Chris Gamm of Springboard said: “The Skill Up Step Up campaign is a game changer for young people and the hospitality industry. One challenge hospitality faces is convincing parents, teachers and career advisers what a dynamic career hospitality presents with opportunities to gain transferable skills. We look forward to making unemployed young people work ready and getting their career kick-started.”
CS Venkatakrishnan of Barclays said: “One thing I’m looking forward to in my new role at Barclays is our work supporting charities and local communities. This is at the heart of our culture.
“The pandemic has had a huge impact on jobs, particularly in the capital with youth unemployment rates soaring. At the same time, many businesses are struggling to recruit talent. Our LifeSkills employability programme, which has helped 14 million people gain vital core skills since its launch eight years ago, can play a key part in plugging that gap. That’s why I’m proud to announce we are backing the Evening Standard and The Independent with their Skill Up Step Up appeal, which will help transform the lives of many disadvantaged young Londoners.”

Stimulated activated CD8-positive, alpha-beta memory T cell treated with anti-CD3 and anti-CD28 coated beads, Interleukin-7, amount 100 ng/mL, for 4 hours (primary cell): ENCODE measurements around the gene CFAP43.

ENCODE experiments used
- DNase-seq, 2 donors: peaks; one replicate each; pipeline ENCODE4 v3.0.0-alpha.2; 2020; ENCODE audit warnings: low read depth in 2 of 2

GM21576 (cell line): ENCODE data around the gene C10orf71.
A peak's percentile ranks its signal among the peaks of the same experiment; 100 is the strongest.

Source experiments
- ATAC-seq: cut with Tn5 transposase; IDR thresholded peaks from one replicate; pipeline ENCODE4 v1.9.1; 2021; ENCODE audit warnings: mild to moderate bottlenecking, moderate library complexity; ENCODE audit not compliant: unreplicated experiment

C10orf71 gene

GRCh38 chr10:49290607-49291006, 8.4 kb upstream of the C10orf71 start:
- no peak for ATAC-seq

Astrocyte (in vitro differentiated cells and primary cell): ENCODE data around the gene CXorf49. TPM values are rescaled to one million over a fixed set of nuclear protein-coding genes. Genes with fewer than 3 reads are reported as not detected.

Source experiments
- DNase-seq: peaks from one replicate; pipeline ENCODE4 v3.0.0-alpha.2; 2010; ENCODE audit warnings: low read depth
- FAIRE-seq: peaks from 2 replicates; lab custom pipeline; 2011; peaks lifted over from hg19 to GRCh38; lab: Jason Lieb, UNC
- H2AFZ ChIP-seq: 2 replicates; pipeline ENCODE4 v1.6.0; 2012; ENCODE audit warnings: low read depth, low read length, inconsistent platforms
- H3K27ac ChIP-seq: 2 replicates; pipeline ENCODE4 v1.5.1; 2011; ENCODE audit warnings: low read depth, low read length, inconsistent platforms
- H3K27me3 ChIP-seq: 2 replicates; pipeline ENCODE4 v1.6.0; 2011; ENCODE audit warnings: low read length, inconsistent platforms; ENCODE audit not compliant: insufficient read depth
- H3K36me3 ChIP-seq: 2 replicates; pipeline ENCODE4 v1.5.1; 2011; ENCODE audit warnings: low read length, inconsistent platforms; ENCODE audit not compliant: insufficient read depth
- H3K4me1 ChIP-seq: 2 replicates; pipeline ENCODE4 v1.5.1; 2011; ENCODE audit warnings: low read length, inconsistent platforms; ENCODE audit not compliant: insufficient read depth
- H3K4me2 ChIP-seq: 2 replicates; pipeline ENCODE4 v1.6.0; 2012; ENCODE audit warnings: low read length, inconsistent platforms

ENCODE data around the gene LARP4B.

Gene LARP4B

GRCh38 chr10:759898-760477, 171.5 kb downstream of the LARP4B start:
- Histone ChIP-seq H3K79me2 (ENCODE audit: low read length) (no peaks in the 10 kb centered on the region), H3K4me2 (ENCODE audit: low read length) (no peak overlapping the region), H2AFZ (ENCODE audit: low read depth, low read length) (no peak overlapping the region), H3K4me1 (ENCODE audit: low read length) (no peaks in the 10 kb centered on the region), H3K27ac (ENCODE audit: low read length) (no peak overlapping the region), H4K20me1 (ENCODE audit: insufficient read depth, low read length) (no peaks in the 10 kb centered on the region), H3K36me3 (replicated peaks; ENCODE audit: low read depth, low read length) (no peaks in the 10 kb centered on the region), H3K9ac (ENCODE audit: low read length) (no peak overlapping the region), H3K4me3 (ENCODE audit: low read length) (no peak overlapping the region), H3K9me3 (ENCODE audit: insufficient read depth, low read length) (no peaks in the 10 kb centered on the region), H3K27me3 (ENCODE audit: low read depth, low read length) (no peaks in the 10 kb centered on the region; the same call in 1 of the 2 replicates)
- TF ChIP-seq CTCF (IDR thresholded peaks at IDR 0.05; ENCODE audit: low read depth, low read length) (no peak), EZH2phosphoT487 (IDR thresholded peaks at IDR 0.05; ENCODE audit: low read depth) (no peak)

Steve Haines of Impetus, a group that helps disadvantaged youths, backed our initiative and called on the Government to act. “A significant proportion of unemployed young people aren’t work ready and need support before they have the skills and confidence required,” he said.
“This campaign is a huge step in the right direction but we need government to act, too. If it is serious about levelling up and reducing the number of vacancies, they must address young people’s essential skills in the levelling up White Paper due before Christmas.”
Expelled at eight. Homeless at 15. But now I’ve got my mojo back
Few people gave Devonte a chance of making a success of his life. By the time the tearaway sat his GCSE exams at Catford library, he had been permanently excluded three times and had achieved the dubious distinction of being kicked out of a pupil referral unit — a unit that specialises in re-socialising kicked-out children. Even for them, Devonte was too disruptive.